And that, in essence, is what worship does for us each week.
It helps us to be refocused and redirected to the call of God in our lives.
And maybe, one of the most important pieces of that call is the call to community.
We aren’t called to live lives of disciples on our own in our own individual bubbles. We are called together into the Body of Christ, into the family of God to reflect and shine the light of Christ in a broken and hurting world.
Our gospel lesson today is another reminder of who we are called to be. As you heard the passage read, You are the light of the world! You are the salt of the earth! Maybe you started humming the music from Godspell…I know I did.
But did you know that as that passage was read that Jesus was talking to the community. The you in both of those verses is plural.
As a former English teacher it is easy for me to say the plural of you is you. There is no need to add an ‘s’ to the end of it. But apparently in these parts it may be better heard to say, yous or youins…although both of those make me cringe.
Y’all works much better for me.
Y’all are the light of the world!
Y’all are the salt of the earth!
Y'all, get it?
It’s plural, this command and call is being addressed in a communal and corporate way.
It’s the reflection and sharing of Christ’s light as a community.
Many of you may have one of these at home. Especially if you have a newly baptized person in your family. Because at a baptism, we light this candle, hand it to a parent or sponsor and say, let your light so shine before others that they may see your good works and glorify your father in heaven.
I’m not sure what happens when those candles leave this place. I’ve heard of families that light those candles on birthdays or baptismal anniversaries. Too often I think these candles are forgotten about. They are put back in the box they came in and they are placed in a drawer. Candles in a drawer don’t do much good.
But candles lit…that’s a completely different story.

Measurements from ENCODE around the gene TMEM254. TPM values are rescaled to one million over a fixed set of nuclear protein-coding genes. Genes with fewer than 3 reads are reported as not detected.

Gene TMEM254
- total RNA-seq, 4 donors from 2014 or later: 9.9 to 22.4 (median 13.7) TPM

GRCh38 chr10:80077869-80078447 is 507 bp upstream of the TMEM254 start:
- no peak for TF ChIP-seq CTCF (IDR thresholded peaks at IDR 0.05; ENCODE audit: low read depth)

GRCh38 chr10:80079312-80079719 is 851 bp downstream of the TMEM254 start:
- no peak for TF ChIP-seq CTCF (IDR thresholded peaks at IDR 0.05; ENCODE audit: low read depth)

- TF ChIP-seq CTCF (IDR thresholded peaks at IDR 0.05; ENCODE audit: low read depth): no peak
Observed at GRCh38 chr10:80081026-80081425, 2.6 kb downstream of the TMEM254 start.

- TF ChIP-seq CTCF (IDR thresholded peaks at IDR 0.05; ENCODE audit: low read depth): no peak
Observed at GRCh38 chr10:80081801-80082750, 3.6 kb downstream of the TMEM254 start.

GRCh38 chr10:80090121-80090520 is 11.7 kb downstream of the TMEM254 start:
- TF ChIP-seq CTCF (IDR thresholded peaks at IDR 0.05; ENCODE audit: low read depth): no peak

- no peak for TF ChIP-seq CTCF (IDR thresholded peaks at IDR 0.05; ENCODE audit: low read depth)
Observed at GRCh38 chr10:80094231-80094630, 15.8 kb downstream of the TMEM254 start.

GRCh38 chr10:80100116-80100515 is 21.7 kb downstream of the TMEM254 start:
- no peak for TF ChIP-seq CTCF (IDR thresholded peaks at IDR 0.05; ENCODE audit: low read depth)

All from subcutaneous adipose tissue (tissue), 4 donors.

As the body of Christ we are called to let our light shine before others that they may see the good works of our community and that those works may give glory to our father in heaven.
One candle will always break through the darkness. That is most certainly true.
But the light of candles, multiple candles, changes darkness in a bold and powerful way.
The light of multiple candles shines light on the darkness, it allows us to see sin for what it is, the brokenness in our world and the places where we turn from God and turn in toward ourselves. But it also shines a beacon of hope. That where light is shined, God is there too.
Where the light of Christ is shined shows the promise of the resurrection and eternal life.
Where the light of Christ is shined shows our care and compassion for the community, nation and world outside of our own little bubbles.
I invite you now to be part of that great light.
To be reminded of God’s connection to us, and our opportunity and call to share that light with others.
Please come up, pick up a candle and light it from the Christ candle….let us see how the communal light of Christ dispels darkness and illumines the church and the world.
Let us pray,
Repeat after me,
Let our light so shine before others
That they may see our good works.
And give glory to our father in heaven.
Let Christ’s light so shine before others
That it dispels the darkness,
Gives hope to the hopeless,
And enlightens our world
With your love,
In Jesus’ name we pray